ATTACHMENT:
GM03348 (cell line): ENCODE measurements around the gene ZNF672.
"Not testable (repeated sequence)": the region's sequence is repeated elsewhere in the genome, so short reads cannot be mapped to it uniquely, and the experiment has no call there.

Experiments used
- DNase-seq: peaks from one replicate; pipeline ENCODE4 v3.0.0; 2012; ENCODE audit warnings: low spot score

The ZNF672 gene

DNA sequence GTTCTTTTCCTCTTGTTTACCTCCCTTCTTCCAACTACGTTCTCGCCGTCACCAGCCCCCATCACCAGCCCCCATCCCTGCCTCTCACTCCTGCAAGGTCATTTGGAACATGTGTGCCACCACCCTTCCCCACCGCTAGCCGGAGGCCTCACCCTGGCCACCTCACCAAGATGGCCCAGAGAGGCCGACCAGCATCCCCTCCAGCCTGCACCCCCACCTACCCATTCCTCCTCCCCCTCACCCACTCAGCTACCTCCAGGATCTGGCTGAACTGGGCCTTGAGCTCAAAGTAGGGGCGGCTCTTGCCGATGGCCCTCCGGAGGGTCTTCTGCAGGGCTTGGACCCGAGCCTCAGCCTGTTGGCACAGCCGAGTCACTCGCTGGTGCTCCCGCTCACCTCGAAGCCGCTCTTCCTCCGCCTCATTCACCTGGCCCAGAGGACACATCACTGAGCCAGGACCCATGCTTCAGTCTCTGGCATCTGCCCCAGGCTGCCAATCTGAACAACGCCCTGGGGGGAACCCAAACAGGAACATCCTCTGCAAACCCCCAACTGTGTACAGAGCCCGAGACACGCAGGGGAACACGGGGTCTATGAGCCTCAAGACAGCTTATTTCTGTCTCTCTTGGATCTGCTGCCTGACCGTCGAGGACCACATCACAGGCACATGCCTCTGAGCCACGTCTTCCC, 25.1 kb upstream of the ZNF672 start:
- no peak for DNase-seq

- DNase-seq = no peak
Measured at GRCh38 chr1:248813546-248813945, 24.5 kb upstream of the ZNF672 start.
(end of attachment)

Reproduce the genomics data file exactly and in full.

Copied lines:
GM03348 (cell line): ENCODE measurements around the gene ZNF672.
"Not testable (repeated sequence)": the region's sequence is repeated elsewhere in the genome, so short reads cannot be mapped to it uniquely, and the experiment has no call there.

Experiments used
- DNase-seq: peaks from one replicate; pipeline ENCODE4 v3.0.0; 2012; ENCODE audit warnings: low spot score

The ZNF672 gene

DNA sequence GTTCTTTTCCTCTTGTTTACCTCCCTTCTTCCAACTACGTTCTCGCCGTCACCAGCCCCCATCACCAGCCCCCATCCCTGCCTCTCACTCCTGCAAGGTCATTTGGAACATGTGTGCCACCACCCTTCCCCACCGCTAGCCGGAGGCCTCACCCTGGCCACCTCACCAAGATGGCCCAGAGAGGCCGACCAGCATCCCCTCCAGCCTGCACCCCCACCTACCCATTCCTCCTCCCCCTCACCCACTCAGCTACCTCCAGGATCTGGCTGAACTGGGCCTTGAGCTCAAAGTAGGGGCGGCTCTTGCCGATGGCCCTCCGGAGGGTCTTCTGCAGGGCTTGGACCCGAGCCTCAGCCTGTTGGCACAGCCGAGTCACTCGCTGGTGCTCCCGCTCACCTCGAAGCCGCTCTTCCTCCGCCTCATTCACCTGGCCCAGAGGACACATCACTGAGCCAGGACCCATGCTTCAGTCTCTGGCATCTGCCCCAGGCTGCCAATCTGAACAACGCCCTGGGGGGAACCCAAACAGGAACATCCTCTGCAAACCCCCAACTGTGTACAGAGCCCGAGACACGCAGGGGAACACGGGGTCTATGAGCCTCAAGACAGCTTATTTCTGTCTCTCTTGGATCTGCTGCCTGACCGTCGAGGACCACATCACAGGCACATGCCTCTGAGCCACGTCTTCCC, 25.1 kb upstream of the ZNF672 start:
- no peak for DNase-seq

- DNase-seq = no peak
Measured at GRCh38 chr1:248813546-248813945, 24.5 kb upstream of the ZNF672 start.